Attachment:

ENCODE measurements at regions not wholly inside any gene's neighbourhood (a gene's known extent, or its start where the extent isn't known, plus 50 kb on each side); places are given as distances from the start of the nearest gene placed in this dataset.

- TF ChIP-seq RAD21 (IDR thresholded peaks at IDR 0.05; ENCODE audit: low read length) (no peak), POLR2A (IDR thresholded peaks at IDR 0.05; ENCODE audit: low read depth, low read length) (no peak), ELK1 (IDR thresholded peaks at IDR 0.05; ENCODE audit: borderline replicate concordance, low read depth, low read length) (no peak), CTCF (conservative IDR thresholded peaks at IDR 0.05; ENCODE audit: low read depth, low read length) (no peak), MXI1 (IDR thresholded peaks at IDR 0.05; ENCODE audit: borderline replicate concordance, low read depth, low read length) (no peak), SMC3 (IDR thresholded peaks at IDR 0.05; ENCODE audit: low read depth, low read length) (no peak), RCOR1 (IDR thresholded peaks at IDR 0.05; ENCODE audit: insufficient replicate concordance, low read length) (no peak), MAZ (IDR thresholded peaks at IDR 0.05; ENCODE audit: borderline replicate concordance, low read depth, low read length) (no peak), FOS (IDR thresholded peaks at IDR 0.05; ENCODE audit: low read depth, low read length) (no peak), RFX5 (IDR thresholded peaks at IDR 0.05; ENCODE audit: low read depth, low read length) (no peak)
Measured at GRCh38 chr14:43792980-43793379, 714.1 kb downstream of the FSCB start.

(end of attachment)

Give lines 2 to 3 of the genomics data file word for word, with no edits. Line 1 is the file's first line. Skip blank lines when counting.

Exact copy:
- TF ChIP-seq RAD21 (IDR thresholded peaks at IDR 0.05; ENCODE audit: low read length) (no peak), POLR2A (IDR thresholded peaks at IDR 0.05; ENCODE audit: low read depth, low read length) (no peak), ELK1 (IDR thresholded peaks at IDR 0.05; ENCODE audit: borderline replicate concordance, low read depth, low read length) (no peak), CTCF (conservative IDR thresholded peaks at IDR 0.05; ENCODE audit: low read depth, low read length) (no peak), MXI1 (IDR thresholded peaks at IDR 0.05; ENCODE audit: borderline replicate concordance, low read depth, low read length) (no peak), SMC3 (IDR thresholded peaks at IDR 0.05; ENCODE audit: low read depth, low read length) (no peak), RCOR1 (IDR thresholded peaks at IDR 0.05; ENCODE audit: insufficient replicate concordance, low read length) (no peak), MAZ (IDR thresholded peaks at IDR 0.05; ENCODE audit: borderline replicate concordance, low read depth, low read length) (no peak), FOS (IDR thresholded peaks at IDR 0.05; ENCODE audit: low read depth, low read length) (no peak), RFX5 (IDR thresholded peaks at IDR 0.05; ENCODE audit: low read depth, low read length) (no peak)
Measured at GRCh38 chr14:43792980-43793379, 714.1 kb downstream of the FSCB start.